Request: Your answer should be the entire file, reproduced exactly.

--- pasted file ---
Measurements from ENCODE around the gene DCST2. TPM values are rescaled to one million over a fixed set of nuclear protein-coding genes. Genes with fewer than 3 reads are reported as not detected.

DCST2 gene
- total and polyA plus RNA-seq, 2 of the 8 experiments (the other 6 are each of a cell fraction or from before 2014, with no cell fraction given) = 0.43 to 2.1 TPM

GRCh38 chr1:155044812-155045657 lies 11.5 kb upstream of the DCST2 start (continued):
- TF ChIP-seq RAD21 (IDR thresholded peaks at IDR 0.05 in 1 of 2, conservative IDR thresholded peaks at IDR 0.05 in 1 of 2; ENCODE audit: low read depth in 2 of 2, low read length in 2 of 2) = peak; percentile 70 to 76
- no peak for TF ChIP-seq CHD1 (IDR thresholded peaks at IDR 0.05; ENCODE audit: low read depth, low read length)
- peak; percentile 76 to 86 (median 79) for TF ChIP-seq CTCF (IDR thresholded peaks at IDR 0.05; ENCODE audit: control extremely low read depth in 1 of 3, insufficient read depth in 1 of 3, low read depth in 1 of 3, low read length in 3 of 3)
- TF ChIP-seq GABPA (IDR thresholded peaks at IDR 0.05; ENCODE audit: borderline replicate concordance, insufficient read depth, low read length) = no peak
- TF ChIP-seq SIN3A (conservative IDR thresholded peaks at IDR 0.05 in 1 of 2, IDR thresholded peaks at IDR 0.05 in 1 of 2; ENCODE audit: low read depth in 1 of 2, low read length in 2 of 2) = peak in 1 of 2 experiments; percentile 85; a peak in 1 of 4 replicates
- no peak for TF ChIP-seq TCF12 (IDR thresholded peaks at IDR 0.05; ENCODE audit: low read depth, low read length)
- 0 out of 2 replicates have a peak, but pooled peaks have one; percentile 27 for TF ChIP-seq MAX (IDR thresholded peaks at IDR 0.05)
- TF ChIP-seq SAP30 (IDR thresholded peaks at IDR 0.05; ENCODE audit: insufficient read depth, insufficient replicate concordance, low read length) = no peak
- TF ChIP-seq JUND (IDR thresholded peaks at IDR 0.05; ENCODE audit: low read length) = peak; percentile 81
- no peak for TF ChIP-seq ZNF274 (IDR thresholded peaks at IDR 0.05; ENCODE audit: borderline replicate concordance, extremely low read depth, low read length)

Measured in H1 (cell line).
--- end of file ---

Measurements from ENCODE around the gene DCST2. TPM values are rescaled to one million over a fixed set of nuclear protein-coding genes. Genes with fewer than 3 reads are reported as not detected.

DCST2 gene
- total and polyA plus RNA-seq, 2 of the 8 experiments (the other 6 are each of a cell fraction or from before 2014, with no cell fraction given) = 0.43 to 2.1 TPM

GRCh38 chr1:155044812-155045657 lies 11.5 kb upstream of the DCST2 start (continued):
- TF ChIP-seq RAD21 (IDR thresholded peaks at IDR 0.05 in 1 of 2, conservative IDR thresholded peaks at IDR 0.05 in 1 of 2; ENCODE audit: low read depth in 2 of 2, low read length in 2 of 2) = peak; percentile 70 to 76
- no peak for TF ChIP-seq CHD1 (IDR thresholded peaks at IDR 0.05; ENCODE audit: low read depth, low read length)
- peak; percentile 76 to 86 (median 79) for TF ChIP-seq CTCF (IDR thresholded peaks at IDR 0.05; ENCODE audit: control extremely low read depth in 1 of 3, insufficient read depth in 1 of 3, low read depth in 1 of 3, low read length in 3 of 3)
- TF ChIP-seq GABPA (IDR thresholded peaks at IDR 0.05; ENCODE audit: borderline replicate concordance, insufficient read depth, low read length) = no peak
- TF ChIP-seq SIN3A (conservative IDR thresholded peaks at IDR 0.05 in 1 of 2, IDR thresholded peaks at IDR 0.05 in 1 of 2; ENCODE audit: low read depth in 1 of 2, low read length in 2 of 2) = peak in 1 of 2 experiments; percentile 85; a peak in 1 of 4 replicates
- no peak for TF ChIP-seq TCF12 (IDR thresholded peaks at IDR 0.05; ENCODE audit: low read depth, low read length)
- 0 out of 2 replicates have a peak, but pooled peaks have one; percentile 27 for TF ChIP-seq MAX (IDR thresholded peaks at IDR 0.05)
- TF ChIP-seq SAP30 (IDR thresholded peaks at IDR 0.05; ENCODE audit: insufficient read depth, insufficient replicate concordance, low read length) = no peak
- TF ChIP-seq JUND (IDR thresholded peaks at IDR 0.05; ENCODE audit: low read length) = peak; percentile 81
- no peak for TF ChIP-seq ZNF274 (IDR thresholded peaks at IDR 0.05; ENCODE audit: borderline replicate concordance, extremely low read depth, low read length)

Measured in H1 (cell line).